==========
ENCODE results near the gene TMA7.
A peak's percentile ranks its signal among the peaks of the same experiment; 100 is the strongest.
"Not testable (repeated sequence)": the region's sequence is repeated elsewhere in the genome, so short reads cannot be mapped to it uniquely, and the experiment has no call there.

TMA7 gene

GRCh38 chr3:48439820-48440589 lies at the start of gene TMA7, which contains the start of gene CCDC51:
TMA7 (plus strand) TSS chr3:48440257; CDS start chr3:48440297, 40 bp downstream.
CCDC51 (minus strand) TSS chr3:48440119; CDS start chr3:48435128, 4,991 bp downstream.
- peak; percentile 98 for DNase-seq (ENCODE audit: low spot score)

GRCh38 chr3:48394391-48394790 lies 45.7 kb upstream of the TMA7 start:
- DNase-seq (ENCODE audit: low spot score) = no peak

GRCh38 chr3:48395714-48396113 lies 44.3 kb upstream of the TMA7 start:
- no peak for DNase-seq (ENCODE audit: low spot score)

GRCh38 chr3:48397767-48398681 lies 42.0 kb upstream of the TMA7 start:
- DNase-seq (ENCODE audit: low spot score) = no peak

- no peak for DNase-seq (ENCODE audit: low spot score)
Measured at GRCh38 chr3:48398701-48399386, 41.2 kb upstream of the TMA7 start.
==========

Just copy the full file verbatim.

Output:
ENCODE results near the gene TMA7.
A peak's percentile ranks its signal among the peaks of the same experiment; 100 is the strongest.
"Not testable (repeated sequence)": the region's sequence is repeated elsewhere in the genome, so short reads cannot be mapped to it uniquely, and the experiment has no call there.

TMA7 gene

GRCh38 chr3:48439820-48440589 lies at the start of gene TMA7, which contains the start of gene CCDC51:
TMA7 (plus strand) TSS chr3:48440257; CDS start chr3:48440297, 40 bp downstream.
CCDC51 (minus strand) TSS chr3:48440119; CDS start chr3:48435128, 4,991 bp downstream.
- peak; percentile 98 for DNase-seq (ENCODE audit: low spot score)

GRCh38 chr3:48394391-48394790 lies 45.7 kb upstream of the TMA7 start:
- DNase-seq (ENCODE audit: low spot score) = no peak

GRCh38 chr3:48395714-48396113 lies 44.3 kb upstream of the TMA7 start:
- no peak for DNase-seq (ENCODE audit: low spot score)

GRCh38 chr3:48397767-48398681 lies 42.0 kb upstream of the TMA7 start:
- DNase-seq (ENCODE audit: low spot score) = no peak

- no peak for DNase-seq (ENCODE audit: low spot score)
Measured at GRCh38 chr3:48398701-48399386, 41.2 kb upstream of the TMA7 start.